Throughout the pandemic, Guardsmen from the Household Division have continued to guard Windsor Castle, Buckingham Palace, St James’ Palace and the Tower of London, in addition to forming a COVID Support Force. To pay tribute to Her Majesty on the occasion of her Official Birthday.
Today the Windsor Castle Guard, provided by the 1st Battalion Welsh Guards, will turn out in the Quadrangle at Windsor Castle, accompanied by a reduced Massed Band of the Household Division. Ordinarily, Guardsmen would be shoulder-to-shoulder, enabling them to maintain ‘dressing’ or staying in line with one another, but in keeping with government COVID-19 guidelines on social distancing, each Guardsman is now tasked with standing 2.2m apart, measured by three turns of the pace stick.
The special ceremony for Her Majesty will be commanded by Lieutenant Colonel Henry Llewelyn-Usher and will last approximately 20 minutes. Music will include many stirring Welsh favourites and be conducted by Lieutenant Colonel Simon Haw. An event of this nature has not happened in Windsor for the Sovereign’s birthday since 1895, and on Saturday the Household Division will demonstrate new ceremonial drill moves that have been developed in order to deliver the ceremonial standards for which they are recognised around the world while conforming to strict social distancing guidelines. Immediately following the ceremony, the Windsor Castle Guard will return to the guardroom to resume their guard duty.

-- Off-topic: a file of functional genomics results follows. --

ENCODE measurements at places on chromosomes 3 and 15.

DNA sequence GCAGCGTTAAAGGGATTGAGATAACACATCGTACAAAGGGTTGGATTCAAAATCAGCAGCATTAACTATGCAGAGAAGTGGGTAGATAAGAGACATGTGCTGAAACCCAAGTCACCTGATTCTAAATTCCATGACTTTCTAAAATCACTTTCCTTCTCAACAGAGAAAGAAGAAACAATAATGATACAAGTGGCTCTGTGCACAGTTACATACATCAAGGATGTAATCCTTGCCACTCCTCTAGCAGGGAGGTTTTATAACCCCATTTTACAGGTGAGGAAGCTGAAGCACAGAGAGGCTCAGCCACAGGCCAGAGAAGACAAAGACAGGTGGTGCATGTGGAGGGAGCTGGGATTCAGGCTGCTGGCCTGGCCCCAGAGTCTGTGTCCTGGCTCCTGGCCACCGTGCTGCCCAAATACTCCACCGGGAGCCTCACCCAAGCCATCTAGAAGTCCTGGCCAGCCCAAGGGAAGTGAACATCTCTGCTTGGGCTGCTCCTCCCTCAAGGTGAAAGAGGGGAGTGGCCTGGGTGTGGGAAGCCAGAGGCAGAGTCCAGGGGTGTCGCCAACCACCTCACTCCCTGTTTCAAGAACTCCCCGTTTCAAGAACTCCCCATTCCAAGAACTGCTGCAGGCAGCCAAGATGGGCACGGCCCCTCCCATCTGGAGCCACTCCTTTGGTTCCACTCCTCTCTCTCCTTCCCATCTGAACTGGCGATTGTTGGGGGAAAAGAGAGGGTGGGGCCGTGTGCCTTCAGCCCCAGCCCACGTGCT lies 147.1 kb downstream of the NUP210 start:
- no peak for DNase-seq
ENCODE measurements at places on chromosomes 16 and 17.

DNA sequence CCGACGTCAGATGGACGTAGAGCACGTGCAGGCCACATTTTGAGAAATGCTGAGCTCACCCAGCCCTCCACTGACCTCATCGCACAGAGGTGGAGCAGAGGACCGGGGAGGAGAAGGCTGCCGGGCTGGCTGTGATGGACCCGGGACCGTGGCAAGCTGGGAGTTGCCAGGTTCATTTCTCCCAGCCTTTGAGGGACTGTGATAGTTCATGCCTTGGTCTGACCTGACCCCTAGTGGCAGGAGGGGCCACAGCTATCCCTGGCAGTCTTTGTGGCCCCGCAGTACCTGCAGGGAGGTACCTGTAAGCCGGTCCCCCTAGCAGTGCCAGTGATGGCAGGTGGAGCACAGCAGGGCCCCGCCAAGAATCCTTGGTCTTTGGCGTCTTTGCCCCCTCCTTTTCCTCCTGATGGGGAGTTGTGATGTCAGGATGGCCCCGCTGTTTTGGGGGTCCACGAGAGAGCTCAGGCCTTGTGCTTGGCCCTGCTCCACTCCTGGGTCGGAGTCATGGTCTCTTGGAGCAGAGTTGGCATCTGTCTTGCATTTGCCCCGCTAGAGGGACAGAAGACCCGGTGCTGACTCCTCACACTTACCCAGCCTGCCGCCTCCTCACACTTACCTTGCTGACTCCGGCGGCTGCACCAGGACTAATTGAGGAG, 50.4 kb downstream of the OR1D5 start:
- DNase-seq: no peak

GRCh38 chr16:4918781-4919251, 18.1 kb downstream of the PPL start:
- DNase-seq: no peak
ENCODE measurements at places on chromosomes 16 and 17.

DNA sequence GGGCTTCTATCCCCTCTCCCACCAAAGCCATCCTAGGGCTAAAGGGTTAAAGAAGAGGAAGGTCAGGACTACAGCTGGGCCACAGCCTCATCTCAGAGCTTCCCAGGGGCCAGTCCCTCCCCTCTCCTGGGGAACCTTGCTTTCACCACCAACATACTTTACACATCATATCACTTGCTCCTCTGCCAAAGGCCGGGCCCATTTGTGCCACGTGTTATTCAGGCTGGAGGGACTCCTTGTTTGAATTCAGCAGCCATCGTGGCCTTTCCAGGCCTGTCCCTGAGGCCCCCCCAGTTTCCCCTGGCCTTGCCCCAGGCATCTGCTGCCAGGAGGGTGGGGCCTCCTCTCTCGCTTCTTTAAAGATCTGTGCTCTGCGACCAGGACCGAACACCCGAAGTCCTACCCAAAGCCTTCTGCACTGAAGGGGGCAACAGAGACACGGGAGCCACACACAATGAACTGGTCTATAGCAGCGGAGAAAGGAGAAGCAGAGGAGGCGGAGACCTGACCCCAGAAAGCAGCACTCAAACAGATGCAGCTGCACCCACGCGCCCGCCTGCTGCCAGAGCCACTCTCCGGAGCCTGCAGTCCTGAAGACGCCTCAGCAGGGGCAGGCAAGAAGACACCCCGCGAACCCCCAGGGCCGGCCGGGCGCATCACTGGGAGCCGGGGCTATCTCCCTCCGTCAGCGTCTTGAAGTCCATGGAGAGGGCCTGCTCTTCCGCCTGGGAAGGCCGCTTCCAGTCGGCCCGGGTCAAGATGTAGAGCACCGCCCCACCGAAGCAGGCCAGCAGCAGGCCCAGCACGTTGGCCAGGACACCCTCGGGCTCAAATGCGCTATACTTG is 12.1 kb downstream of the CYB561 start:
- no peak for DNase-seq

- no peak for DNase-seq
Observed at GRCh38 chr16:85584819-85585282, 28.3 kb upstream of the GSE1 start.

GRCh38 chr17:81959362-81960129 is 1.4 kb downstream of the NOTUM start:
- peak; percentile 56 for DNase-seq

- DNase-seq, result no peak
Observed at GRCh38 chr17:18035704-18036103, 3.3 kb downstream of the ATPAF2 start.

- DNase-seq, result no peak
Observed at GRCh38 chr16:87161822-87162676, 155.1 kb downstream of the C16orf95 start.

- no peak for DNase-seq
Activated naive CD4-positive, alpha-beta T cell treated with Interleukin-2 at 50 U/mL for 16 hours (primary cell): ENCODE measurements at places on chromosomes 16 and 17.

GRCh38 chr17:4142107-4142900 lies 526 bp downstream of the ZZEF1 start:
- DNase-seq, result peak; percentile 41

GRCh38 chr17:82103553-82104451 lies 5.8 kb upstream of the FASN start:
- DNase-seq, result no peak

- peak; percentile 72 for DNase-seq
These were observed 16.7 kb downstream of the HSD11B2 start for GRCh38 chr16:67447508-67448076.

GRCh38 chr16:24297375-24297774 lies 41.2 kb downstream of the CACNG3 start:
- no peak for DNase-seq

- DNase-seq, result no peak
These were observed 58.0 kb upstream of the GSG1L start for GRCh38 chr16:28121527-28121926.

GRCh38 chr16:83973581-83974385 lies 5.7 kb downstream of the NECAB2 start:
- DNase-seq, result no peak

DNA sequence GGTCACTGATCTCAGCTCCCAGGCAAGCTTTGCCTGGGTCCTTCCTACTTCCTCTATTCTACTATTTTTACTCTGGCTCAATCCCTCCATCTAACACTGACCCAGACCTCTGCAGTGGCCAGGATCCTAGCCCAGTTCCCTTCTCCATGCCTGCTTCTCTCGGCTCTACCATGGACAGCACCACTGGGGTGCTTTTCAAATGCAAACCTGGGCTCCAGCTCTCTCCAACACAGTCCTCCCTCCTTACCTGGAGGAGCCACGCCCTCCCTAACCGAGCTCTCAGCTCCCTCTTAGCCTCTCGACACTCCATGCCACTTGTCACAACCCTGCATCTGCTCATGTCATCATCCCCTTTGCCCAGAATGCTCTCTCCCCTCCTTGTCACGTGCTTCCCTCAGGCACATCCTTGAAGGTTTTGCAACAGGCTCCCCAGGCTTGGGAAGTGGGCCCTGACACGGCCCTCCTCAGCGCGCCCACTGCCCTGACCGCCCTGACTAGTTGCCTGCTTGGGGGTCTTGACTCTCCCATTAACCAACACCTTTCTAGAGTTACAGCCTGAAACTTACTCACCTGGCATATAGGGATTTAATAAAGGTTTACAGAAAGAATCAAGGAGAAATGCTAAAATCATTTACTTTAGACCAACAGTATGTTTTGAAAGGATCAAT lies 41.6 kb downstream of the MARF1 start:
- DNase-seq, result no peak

Soldiers were chosen due to the fact they are either living in the Windsor area, on duty at the Castle, or based in Barracks nearby, so limiting the amount of travel required.
Garrison Sergeant Major Warrant Officer Class 1 Andrew Stokes has masterminded the design of what will be a unique ceremony, and overseen the training, much of which initially incorporated virtual techniques. He said: “The Army teaches individuals many skills, but one of the greatest is teamwork, and this parade is a marvellous display of that: a collaboration of ideas and new thinking to celebrate the leadership of the Sovereign on her official birthday. With fewer people on parade there is no hiding place, there never is, and only the highest standard is acceptable, but more spacing between individuals means that there is also no room for errors, and so the soldier has to really concentrate on their own personal drill, reaction to orders, dressing and social distancing”.